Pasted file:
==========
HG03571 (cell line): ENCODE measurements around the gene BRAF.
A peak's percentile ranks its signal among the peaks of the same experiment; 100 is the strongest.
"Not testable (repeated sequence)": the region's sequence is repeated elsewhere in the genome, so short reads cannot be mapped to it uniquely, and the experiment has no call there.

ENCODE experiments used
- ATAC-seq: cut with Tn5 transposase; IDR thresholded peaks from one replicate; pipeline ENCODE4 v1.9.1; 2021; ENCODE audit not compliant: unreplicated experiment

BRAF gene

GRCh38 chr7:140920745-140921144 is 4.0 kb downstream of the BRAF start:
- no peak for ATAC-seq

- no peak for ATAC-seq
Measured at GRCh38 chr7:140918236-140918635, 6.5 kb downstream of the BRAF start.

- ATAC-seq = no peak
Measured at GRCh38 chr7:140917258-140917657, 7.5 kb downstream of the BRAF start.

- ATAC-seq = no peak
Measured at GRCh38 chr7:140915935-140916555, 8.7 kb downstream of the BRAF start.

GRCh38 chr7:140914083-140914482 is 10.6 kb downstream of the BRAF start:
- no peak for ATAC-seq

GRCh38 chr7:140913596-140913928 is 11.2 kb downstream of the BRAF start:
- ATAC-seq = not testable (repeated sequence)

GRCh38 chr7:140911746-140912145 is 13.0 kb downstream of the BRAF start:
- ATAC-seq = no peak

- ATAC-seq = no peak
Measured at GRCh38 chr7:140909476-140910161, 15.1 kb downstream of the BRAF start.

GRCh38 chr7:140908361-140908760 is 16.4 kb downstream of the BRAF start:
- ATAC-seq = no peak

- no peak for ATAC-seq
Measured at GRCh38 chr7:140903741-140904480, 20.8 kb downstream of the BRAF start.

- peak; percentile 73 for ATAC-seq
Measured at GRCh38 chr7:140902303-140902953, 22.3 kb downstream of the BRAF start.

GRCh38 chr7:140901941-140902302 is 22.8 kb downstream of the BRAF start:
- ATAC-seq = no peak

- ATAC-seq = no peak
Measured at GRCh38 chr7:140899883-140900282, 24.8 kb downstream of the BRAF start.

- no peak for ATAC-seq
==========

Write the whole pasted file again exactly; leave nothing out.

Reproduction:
HG03571 (cell line): ENCODE measurements around the gene BRAF.
A peak's percentile ranks its signal among the peaks of the same experiment; 100 is the strongest.
"Not testable (repeated sequence)": the region's sequence is repeated elsewhere in the genome, so short reads cannot be mapped to it uniquely, and the experiment has no call there.

ENCODE experiments used
- ATAC-seq: cut with Tn5 transposase; IDR thresholded peaks from one replicate; pipeline ENCODE4 v1.9.1; 2021; ENCODE audit not compliant: unreplicated experiment

BRAF gene

GRCh38 chr7:140920745-140921144 is 4.0 kb downstream of the BRAF start:
- no peak for ATAC-seq

- no peak for ATAC-seq
Measured at GRCh38 chr7:140918236-140918635, 6.5 kb downstream of the BRAF start.

- ATAC-seq = no peak
Measured at GRCh38 chr7:140917258-140917657, 7.5 kb downstream of the BRAF start.

- ATAC-seq = no peak
Measured at GRCh38 chr7:140915935-140916555, 8.7 kb downstream of the BRAF start.

GRCh38 chr7:140914083-140914482 is 10.6 kb downstream of the BRAF start:
- no peak for ATAC-seq

GRCh38 chr7:140913596-140913928 is 11.2 kb downstream of the BRAF start:
- ATAC-seq = not testable (repeated sequence)

GRCh38 chr7:140911746-140912145 is 13.0 kb downstream of the BRAF start:
- ATAC-seq = no peak

- ATAC-seq = no peak
Measured at GRCh38 chr7:140909476-140910161, 15.1 kb downstream of the BRAF start.

GRCh38 chr7:140908361-140908760 is 16.4 kb downstream of the BRAF start:
- ATAC-seq = no peak

- no peak for ATAC-seq
Measured at GRCh38 chr7:140903741-140904480, 20.8 kb downstream of the BRAF start.

- peak; percentile 73 for ATAC-seq
Measured at GRCh38 chr7:140902303-140902953, 22.3 kb downstream of the BRAF start.

GRCh38 chr7:140901941-140902302 is 22.8 kb downstream of the BRAF start:
- ATAC-seq = no peak

- ATAC-seq = no peak
Measured at GRCh38 chr7:140899883-140900282, 24.8 kb downstream of the BRAF start.

- no peak for ATAC-seq